Pondlife

As I always say, I love water, I couldn’t live without it… pause for laughter…🤦 Water is a life giver; in its primordial soup days it was the catalyst for all organisms.  Deep down I think we all, one way or the other, have a fascination with bodies of water, from the biggest ocean or lake to a small rockpool or garden pond, we all can while away time watching the world within a world. Our Botanic Garden pool is no different, a captivating show full of skilled performers at the top of their game. (more…)

The return of an old friend

After winter, the ground slowly wakes up in increments; snowdrops and hellebores in January, crocus in February. By March we’re looking up at magnolias and cherries, down at daffodils and forward to longer days and warmer temperatures. The old spring favourites quicken our heartbeat, but I’m going to talk about an understated gem at the Botanic Garden. This is a plant that I look forward to seeing every year; you could easily walk its path without noticing, as it produces flower low to the ground while everyone is looking elsewhere. One of those plants that when you’ve seen it one year you look out for it again, until it becomes like greeting an old friend who always seems happy to see you.   (more…)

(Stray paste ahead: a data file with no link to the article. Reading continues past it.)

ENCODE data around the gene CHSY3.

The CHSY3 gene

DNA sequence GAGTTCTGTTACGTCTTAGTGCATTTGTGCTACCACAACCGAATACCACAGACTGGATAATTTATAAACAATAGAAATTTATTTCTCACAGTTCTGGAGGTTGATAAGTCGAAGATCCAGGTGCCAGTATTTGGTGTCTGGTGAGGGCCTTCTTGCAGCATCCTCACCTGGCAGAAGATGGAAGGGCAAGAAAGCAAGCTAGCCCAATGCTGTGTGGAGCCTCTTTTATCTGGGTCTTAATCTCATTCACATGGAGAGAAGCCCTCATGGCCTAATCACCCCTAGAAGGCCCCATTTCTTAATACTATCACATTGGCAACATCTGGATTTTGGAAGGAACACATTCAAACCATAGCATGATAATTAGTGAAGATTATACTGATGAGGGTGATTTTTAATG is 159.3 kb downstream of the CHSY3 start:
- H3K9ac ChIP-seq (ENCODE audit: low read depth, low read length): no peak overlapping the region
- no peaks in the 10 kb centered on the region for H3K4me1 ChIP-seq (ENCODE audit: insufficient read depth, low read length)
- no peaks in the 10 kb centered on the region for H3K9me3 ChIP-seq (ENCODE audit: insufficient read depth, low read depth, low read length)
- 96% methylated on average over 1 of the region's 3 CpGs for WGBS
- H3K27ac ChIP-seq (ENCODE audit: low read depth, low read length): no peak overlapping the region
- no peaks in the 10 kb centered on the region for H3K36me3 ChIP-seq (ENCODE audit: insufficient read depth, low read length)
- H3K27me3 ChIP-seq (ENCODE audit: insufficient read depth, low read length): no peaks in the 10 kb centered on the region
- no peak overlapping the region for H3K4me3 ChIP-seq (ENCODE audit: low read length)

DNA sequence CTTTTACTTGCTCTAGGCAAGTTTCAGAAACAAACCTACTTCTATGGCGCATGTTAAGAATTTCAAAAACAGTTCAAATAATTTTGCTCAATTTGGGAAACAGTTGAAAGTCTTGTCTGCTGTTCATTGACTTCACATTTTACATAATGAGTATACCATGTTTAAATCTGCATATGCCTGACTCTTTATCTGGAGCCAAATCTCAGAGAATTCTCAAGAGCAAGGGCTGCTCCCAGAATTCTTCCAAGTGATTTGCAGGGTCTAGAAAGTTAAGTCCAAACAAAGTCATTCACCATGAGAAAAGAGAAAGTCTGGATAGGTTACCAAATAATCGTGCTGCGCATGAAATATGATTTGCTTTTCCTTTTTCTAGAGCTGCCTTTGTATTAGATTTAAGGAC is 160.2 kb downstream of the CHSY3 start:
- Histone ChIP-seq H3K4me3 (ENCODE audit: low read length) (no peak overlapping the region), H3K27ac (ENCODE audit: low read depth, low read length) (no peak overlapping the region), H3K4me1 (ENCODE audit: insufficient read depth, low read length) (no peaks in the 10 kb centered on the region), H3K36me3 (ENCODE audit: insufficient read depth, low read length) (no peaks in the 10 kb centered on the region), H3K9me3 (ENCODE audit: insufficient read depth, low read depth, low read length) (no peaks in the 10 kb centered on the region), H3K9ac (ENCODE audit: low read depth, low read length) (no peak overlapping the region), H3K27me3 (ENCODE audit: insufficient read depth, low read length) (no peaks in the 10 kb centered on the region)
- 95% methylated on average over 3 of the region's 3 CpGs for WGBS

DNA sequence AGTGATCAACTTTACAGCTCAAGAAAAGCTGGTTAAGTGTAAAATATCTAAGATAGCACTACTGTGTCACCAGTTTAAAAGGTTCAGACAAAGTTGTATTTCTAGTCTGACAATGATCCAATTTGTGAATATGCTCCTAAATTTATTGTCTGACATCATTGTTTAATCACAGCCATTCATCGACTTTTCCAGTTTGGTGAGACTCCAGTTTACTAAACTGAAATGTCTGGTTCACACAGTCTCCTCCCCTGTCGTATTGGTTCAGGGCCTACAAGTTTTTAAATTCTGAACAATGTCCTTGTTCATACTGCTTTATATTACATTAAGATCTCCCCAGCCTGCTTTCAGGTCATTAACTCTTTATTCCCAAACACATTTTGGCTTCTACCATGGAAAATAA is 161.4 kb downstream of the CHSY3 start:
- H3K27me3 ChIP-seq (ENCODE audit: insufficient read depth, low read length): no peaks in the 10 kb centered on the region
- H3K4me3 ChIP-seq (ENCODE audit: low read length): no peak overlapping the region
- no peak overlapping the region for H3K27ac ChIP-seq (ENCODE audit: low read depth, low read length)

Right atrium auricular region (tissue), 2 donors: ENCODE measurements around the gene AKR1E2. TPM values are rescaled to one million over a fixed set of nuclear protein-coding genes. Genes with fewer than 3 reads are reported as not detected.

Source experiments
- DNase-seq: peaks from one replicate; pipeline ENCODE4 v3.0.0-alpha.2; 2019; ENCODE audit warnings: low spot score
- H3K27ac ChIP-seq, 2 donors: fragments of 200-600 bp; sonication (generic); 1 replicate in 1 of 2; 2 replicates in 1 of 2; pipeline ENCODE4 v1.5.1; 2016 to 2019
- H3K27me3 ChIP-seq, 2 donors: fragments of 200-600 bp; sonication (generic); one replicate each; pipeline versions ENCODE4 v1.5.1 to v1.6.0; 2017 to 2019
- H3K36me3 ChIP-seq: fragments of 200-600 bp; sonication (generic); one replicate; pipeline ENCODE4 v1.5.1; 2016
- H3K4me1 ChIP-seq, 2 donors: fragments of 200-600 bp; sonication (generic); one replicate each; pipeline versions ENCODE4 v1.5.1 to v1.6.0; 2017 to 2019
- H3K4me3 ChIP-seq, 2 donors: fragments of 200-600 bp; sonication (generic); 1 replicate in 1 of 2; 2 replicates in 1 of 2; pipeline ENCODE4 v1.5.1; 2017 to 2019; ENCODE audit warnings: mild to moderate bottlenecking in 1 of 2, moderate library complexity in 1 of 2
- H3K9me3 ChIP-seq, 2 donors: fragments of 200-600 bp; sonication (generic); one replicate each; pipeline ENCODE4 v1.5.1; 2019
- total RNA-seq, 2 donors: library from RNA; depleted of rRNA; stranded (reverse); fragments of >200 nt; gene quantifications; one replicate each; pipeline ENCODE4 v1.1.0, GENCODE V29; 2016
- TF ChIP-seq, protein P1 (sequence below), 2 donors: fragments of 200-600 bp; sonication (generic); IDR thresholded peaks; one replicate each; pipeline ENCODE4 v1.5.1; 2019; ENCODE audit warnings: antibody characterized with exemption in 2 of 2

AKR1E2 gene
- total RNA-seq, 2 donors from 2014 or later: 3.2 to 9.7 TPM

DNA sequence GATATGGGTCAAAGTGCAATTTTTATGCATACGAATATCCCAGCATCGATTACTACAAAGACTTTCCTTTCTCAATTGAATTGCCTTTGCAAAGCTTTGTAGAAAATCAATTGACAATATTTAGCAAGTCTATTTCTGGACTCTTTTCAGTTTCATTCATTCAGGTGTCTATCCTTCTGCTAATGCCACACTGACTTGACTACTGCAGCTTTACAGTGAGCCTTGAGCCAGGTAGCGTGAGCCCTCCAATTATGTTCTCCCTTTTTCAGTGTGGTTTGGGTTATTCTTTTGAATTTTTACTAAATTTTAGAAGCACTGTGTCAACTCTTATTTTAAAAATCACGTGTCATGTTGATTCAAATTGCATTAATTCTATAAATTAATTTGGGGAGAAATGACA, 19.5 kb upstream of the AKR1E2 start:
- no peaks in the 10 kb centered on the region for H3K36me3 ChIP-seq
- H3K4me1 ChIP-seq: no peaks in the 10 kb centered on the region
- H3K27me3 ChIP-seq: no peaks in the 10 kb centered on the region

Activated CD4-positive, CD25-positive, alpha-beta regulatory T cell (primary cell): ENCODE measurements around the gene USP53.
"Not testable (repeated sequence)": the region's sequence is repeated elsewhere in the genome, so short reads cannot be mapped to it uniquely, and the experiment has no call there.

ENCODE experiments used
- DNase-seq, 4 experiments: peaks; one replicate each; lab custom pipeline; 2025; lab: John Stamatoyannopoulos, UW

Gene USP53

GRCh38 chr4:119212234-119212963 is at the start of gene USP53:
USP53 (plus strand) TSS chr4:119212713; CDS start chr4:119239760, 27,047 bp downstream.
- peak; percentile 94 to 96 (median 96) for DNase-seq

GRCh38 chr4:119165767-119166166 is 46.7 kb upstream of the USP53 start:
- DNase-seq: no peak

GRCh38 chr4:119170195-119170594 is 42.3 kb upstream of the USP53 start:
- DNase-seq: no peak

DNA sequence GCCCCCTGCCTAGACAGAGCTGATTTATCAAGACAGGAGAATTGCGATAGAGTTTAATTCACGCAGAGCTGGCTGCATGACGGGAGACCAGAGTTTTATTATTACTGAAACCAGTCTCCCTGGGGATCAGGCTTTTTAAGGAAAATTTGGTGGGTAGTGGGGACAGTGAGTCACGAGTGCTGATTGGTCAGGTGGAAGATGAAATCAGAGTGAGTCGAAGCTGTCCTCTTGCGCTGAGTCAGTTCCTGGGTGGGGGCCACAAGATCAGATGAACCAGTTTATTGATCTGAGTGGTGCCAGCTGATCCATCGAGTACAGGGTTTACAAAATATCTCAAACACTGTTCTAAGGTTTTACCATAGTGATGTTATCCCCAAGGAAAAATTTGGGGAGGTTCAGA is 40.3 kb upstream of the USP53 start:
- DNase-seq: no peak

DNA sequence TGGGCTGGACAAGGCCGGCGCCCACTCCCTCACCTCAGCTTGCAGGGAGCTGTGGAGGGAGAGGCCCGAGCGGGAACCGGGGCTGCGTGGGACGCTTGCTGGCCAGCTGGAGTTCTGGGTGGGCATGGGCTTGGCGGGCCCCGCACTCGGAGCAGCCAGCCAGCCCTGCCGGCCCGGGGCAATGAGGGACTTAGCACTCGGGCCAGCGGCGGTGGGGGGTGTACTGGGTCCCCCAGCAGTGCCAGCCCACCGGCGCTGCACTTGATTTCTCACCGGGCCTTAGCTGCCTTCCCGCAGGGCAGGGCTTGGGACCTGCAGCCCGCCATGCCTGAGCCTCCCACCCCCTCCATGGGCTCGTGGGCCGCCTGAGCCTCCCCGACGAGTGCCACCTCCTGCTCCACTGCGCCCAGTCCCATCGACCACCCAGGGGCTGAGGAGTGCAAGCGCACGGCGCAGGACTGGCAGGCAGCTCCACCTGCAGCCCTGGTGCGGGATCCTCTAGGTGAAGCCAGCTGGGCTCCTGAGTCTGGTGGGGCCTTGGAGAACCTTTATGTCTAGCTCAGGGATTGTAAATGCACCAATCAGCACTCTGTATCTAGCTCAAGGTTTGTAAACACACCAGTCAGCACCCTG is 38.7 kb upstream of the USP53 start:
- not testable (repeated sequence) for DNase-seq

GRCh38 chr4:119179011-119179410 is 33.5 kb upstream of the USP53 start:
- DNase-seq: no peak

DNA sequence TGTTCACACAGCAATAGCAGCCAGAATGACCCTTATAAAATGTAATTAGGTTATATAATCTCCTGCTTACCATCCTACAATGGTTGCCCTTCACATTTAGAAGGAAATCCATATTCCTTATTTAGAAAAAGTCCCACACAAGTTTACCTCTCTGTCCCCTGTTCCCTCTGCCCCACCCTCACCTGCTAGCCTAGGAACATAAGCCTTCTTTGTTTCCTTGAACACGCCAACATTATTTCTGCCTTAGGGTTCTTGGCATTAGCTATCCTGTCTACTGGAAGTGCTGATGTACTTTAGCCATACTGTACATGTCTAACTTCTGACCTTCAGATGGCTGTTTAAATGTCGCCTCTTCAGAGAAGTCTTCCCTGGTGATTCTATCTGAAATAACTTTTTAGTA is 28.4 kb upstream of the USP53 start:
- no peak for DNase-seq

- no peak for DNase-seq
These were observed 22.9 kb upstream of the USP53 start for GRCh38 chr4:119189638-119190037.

March of the Magnolias

Magnolia campbellii subsp.mollicomata ‘Lanarth’.

There’s nothing like watching nature mark off the times of the year, like familiar landmarks of a train journey to a favourite place, we know we’re moving away from winter when we see magnolias flower. The last time they flowered we couldn’t have known the year we had in store until they bloomed again, but here we are a year later and there they are with a comforting familiarity that the seasons bring, but for magnolias, they’ve seen it all before. (more…)

Curator’s live tour 1/7/20

Here is the latest live tour in the Garden which took place on 1st July; Nick discusses pollination including the evolutionary adaptations of flower colour and shape, the native grassland and the importance of knapweed and yellow rattle, and the plants of the Mediterranean Maquis.

We apologise for the low sound quality in this video, but there should be enough to enjoy the tour!